It occurred to me that if a corporation is a person, it is not a free person: what free person is owned by other people? The corporation seems to be a slave.

The optionality of the corporation – for the owners – extends to slavery as well. Harriet Beecher Stowe in Uncle Tom’s Cabin tells the story of a slave who is an ingenious inventor – but the fruits of his ingenuity go to his “owners” (while his suffering, presumably, is his alone):

This young man had been hired out by his master to work in a bagging factory, where his adroitness and ingenuity caused him to be considered the first hand in the place. He had invented a machine for the cleaning of the hemp, which, considering the education and circumstances of the inventor, displayed quite as much mechanical genius as Whitney’s cotton-gin. […] Nevertheless, as this young man was in the eye of the law not a man, but a thing, all these superior qualifications were subject to the control of a vulgar, narrow-minded, tyrannical master. This same gentleman, having heard of the fame of George’s invention, took a ride over to the factory, to see what this intelligent chattel had been about. He was received with great enthusiasm by the employer, who congratulated him on possessing so valuable a slave.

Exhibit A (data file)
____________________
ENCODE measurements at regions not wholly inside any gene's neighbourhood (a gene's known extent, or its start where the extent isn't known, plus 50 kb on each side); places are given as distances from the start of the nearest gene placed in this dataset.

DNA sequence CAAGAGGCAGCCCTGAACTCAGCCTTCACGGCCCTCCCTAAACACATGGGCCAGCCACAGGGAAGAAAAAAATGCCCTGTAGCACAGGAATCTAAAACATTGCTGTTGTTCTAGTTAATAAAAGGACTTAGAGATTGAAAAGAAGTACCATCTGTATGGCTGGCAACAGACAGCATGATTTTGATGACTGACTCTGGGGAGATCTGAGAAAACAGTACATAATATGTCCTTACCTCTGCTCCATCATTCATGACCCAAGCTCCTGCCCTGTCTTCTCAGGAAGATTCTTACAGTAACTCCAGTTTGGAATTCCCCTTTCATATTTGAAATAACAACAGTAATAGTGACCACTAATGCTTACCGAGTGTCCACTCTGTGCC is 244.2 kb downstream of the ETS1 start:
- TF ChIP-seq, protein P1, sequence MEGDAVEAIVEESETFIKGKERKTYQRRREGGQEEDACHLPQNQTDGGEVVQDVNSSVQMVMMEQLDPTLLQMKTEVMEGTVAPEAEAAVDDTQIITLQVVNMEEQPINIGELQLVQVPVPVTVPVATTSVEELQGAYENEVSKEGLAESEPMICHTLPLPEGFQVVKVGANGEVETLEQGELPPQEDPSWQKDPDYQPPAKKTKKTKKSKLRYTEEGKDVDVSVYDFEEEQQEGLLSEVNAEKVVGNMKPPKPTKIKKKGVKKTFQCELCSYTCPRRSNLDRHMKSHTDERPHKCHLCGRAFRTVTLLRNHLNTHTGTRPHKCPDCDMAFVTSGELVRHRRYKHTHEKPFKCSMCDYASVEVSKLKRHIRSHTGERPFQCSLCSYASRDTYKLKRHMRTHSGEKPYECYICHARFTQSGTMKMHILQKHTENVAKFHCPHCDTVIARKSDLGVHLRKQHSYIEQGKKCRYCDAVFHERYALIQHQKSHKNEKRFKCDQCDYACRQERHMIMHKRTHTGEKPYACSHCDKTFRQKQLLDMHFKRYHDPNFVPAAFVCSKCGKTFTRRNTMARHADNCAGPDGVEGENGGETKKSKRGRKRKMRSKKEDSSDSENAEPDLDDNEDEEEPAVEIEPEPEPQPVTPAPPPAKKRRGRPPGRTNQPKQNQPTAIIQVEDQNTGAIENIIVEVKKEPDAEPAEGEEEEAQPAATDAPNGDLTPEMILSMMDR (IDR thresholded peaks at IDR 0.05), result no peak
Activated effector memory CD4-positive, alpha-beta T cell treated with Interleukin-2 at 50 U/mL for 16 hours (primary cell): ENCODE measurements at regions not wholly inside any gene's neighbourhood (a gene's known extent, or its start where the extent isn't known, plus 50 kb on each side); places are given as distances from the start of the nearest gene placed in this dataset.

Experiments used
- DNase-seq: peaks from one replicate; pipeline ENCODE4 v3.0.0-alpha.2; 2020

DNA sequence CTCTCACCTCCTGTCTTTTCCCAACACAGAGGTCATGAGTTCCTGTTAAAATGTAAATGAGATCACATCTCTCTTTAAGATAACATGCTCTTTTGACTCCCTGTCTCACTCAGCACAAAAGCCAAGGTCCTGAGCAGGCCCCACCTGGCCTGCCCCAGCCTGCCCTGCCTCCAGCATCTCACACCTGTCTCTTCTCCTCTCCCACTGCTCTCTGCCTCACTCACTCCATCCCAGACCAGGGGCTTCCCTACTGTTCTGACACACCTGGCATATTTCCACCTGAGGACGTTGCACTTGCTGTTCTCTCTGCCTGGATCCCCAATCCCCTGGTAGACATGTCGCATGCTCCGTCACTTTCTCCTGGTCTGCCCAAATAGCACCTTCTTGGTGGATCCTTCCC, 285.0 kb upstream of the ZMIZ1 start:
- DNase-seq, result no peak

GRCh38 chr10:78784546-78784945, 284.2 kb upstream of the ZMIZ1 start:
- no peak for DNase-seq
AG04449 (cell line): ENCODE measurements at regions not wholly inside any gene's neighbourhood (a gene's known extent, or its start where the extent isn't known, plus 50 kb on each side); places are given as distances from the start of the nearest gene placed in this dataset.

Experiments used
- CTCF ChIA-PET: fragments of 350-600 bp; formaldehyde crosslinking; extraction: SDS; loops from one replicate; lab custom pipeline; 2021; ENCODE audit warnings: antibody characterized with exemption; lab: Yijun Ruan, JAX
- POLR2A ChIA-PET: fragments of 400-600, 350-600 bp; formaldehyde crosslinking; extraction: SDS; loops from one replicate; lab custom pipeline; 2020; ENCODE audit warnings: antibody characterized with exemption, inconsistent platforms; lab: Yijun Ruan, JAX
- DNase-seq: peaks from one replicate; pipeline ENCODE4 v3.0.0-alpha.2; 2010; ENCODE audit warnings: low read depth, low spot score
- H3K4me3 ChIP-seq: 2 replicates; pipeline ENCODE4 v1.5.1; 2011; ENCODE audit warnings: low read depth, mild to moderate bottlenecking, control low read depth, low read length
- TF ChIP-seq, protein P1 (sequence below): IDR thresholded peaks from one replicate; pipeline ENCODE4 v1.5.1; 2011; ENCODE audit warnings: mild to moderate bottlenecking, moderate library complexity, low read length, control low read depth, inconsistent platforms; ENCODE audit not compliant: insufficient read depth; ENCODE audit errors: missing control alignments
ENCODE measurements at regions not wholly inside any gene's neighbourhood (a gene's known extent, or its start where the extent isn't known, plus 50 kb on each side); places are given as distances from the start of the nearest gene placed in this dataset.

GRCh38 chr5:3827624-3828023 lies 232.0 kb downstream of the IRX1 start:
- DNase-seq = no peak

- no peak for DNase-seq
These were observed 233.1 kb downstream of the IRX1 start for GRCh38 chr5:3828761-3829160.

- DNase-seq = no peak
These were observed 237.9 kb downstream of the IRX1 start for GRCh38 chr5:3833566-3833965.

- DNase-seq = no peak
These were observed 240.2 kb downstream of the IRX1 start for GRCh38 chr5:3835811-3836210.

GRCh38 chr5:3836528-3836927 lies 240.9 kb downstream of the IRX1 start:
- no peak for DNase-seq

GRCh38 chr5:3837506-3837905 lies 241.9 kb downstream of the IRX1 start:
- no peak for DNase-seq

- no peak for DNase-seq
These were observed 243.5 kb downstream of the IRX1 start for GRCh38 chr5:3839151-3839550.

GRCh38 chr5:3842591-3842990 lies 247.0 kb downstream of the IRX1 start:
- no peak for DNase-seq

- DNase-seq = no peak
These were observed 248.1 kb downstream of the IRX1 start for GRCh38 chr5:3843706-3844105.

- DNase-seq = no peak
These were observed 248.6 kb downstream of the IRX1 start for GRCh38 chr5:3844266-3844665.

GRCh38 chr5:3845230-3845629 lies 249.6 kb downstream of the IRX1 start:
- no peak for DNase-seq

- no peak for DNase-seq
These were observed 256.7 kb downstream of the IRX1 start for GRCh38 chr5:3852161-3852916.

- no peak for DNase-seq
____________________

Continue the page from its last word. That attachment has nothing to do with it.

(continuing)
It is clear that a corporation cannot “suffer” in the same way. Nevertheless, on rewatching part of The Corporation, I discovered what might have been the germ of this idea of the “corporation as slave”: a discussion of how the 14th Amendment to the US Constitution was applied to corporations (8:40 to 10:50). Despite this interesting interpretation, ownership of a limited liability corporation was not deemed illegal, and the essentially free option remains.